Lynne, a native of Philadelphia, received her bachelor's and master's degrees in elementary education, her supervisory certificate in elementary education, her reading specialist certificate from LaSalle University, and her educational leadership doctorate degree from Immaculata University. She has thirty-eight years' of experience with the Upper Moreland School District and 25 years of experience gathered in course work and presentation work for the Pennsylvania Writing & Literature Project.
She became a teacher because "I wanted to make a difference and I love working with kids." Like many others, she also "played school" as a child. "I had some great teachers and I wanted to be like them. Especially, Mrs. Steinberg, my sixth grade teacher. There were over 30 kids in my class that year. Mrs. Steinberg was the first teacher who held writing conferences and encouraged us to write for real world audiences. I remember sharing 'My Most Unforgettable Character' with my riding instructor, Mick Warmington. I remember his face while he was reading it. I still get chills when I think about it. That's when I realized the power of the written word. That's when I first dreamed about writing and publishing books and encouraging my future students to do the same."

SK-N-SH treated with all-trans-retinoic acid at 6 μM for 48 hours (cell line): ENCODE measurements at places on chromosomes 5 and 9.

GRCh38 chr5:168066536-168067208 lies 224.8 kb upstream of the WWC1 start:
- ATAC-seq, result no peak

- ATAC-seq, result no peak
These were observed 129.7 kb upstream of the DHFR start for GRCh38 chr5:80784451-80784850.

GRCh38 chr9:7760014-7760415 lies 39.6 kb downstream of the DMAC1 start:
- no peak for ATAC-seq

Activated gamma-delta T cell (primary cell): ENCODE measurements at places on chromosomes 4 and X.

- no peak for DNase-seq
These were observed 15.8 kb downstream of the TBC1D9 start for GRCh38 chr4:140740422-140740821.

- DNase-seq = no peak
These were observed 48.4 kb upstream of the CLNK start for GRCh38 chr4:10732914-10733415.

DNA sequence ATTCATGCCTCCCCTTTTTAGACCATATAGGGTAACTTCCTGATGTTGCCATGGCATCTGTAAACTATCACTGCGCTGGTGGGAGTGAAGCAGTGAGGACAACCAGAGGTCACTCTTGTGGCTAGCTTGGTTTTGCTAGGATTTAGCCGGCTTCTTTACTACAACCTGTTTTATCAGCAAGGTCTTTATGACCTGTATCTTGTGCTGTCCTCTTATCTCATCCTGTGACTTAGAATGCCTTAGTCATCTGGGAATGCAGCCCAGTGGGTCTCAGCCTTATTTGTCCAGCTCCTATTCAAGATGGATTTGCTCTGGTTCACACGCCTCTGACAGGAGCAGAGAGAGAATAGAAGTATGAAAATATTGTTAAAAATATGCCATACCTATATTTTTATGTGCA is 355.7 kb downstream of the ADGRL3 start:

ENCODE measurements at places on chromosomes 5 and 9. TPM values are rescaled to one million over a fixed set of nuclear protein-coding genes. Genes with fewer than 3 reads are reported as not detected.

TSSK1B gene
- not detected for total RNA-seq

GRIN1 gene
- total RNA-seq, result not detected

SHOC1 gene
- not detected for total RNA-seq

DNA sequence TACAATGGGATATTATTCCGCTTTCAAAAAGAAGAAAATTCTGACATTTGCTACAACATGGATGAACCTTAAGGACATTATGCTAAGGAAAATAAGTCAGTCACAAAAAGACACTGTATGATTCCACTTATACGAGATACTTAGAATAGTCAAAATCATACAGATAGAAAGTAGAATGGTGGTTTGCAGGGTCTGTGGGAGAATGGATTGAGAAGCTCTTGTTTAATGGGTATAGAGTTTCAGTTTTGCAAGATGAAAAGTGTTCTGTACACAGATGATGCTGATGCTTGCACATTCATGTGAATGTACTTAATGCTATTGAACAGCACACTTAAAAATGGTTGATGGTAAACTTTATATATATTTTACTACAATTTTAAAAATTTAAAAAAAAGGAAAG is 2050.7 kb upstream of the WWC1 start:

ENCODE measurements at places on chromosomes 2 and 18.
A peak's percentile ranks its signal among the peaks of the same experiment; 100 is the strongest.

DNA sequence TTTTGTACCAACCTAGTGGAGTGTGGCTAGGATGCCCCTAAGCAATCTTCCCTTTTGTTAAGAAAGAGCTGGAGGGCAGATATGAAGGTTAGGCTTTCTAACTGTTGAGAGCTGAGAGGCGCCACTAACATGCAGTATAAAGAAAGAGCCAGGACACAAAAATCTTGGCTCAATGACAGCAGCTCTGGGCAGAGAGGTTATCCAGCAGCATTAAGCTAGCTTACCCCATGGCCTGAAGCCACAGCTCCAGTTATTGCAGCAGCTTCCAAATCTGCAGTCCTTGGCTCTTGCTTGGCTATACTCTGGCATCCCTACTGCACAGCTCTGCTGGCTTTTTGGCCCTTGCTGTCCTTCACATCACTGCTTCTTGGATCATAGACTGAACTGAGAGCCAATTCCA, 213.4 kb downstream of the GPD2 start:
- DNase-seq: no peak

Lynne is currently literacy a Co-director of the Pennsylvania Writing and Literature Project; adjunct professor for Arcadia University; and a legacy ambassador/tour guide for Pearl S. Buck International. She also does independent consulting work for the PA Writing Project and serves on the board for Chester County Reading Association as well as the board for Eta Chapter of Alpha Delta Kappa. For the past six years, Lynne has facilitated a senior citizen writing group for Upper Moreland Township through Upper Moreland School District.
Her latest book is a collaborative work with her colleague, Diane Dougherty. It targets grades K-6 and demonstrates how to embed grammar and mechanics instruction throughout the day. "We think that grammar matters, but we don't believe in workbooks and isolated lessons. We think the teaching of grammar should be both explicit and implicit. Every day teachers need to tuck in grammar and mechanics wherever and whenever it is applicable. That means your modeling or discussion might occur in social studies as easily as it might occur in writing and reading workshop."
Lynne co-authored three books with friend and colleague, Rose Cappelli. "We based everything on classroom samples and our work with children. An important part was including anecdotes--advice we received from Shelley Harwayne. It helped to keep a notebook of our ideas."
Lynne describes her approach to professional development as hands on and interactive, using the gradual release of responsibility model. "Very practical and user-friendly--let's take it right back to the classroom."